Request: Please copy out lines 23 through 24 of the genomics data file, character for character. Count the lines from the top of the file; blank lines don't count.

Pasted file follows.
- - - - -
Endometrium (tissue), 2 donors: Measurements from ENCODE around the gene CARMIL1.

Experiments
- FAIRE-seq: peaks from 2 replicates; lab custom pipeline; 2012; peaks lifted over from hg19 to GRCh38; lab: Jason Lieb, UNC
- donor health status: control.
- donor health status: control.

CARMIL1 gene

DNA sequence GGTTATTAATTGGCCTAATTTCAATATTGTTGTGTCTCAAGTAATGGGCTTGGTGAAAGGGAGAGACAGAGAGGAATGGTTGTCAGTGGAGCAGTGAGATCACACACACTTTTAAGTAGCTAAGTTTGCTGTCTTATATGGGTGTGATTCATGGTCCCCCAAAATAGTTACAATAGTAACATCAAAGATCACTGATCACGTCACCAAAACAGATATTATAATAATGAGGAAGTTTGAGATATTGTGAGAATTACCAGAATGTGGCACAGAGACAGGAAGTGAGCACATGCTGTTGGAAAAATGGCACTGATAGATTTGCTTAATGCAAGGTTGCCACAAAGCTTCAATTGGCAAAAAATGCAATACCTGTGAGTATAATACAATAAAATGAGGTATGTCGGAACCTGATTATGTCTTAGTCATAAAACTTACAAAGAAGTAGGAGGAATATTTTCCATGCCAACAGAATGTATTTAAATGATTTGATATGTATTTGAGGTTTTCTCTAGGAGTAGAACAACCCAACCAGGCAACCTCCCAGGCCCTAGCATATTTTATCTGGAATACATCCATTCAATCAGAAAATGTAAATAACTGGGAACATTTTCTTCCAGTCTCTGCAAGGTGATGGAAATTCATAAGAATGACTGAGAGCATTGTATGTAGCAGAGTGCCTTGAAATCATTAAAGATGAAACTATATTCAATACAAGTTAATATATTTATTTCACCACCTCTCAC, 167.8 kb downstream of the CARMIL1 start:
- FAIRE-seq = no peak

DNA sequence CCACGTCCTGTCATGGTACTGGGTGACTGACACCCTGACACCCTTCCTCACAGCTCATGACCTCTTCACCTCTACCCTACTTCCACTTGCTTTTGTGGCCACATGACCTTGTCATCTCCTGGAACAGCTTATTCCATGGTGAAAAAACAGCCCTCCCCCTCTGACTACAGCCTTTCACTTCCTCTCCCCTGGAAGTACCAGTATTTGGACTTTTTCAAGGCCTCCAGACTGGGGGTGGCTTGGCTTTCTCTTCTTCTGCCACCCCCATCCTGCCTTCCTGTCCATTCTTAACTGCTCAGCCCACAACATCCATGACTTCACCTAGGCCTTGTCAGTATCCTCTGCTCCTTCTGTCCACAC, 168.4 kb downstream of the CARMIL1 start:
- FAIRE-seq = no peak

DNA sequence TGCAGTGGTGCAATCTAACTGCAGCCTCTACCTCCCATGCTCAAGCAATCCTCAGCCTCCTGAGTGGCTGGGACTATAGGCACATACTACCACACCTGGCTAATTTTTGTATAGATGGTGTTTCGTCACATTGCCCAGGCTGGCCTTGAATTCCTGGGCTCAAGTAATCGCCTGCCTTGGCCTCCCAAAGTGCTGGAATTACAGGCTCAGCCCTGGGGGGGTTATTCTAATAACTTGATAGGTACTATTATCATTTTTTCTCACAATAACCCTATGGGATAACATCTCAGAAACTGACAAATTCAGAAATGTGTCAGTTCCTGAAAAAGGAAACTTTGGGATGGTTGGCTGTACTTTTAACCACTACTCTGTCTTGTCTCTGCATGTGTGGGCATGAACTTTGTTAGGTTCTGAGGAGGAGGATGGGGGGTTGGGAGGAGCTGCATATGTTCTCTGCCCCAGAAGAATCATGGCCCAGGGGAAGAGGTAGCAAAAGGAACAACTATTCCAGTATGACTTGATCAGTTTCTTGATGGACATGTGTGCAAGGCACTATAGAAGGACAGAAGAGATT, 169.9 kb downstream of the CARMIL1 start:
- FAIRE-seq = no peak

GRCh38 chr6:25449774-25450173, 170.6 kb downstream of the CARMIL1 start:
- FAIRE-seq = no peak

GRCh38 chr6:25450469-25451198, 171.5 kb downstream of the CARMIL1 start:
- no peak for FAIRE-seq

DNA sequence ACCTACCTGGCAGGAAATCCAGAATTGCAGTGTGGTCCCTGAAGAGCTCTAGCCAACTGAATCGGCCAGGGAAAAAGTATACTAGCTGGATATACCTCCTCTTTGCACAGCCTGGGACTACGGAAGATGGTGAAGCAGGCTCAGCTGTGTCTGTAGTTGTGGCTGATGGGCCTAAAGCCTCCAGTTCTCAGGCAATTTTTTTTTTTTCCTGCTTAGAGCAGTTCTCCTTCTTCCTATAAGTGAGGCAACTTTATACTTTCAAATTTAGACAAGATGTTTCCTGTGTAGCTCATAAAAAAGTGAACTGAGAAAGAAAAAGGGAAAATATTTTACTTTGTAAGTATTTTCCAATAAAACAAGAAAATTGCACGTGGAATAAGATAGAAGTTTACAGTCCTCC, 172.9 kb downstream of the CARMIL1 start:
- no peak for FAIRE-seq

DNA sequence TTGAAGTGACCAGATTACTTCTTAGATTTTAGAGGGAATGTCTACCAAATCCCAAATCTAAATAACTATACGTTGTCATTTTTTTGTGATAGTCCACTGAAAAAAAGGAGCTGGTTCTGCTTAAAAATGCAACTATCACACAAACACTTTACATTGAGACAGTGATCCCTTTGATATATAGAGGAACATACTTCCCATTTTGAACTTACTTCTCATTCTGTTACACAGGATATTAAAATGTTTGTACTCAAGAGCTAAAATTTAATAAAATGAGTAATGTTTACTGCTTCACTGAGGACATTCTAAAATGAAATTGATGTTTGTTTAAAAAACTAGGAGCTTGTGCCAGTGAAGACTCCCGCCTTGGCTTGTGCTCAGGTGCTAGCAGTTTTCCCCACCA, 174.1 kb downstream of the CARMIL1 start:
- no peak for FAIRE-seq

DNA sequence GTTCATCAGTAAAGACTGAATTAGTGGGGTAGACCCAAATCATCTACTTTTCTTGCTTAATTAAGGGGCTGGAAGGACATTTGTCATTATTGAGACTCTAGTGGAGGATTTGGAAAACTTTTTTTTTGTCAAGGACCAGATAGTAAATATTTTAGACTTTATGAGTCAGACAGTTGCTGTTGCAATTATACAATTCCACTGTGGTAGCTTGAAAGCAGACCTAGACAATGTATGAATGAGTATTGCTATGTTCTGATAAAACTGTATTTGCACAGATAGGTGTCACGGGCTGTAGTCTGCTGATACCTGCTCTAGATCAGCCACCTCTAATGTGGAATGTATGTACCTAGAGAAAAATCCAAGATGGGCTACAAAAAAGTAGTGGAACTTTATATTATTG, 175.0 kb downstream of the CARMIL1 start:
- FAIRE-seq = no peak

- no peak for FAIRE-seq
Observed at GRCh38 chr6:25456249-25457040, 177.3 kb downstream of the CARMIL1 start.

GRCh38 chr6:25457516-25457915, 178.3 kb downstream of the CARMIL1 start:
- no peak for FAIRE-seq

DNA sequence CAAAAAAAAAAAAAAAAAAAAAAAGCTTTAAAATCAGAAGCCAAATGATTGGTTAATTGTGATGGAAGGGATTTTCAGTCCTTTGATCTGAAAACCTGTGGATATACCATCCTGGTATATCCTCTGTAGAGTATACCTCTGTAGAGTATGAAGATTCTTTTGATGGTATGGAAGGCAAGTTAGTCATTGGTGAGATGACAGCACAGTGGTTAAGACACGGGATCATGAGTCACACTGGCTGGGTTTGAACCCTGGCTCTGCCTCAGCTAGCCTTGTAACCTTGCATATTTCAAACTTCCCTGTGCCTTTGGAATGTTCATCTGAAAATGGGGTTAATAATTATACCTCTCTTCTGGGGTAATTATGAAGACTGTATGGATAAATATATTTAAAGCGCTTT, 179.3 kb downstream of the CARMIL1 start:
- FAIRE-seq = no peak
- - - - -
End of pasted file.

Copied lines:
- no peak for FAIRE-seq
Observed at GRCh38 chr6:25456249-25457040, 177.3 kb downstream of the CARMIL1 start.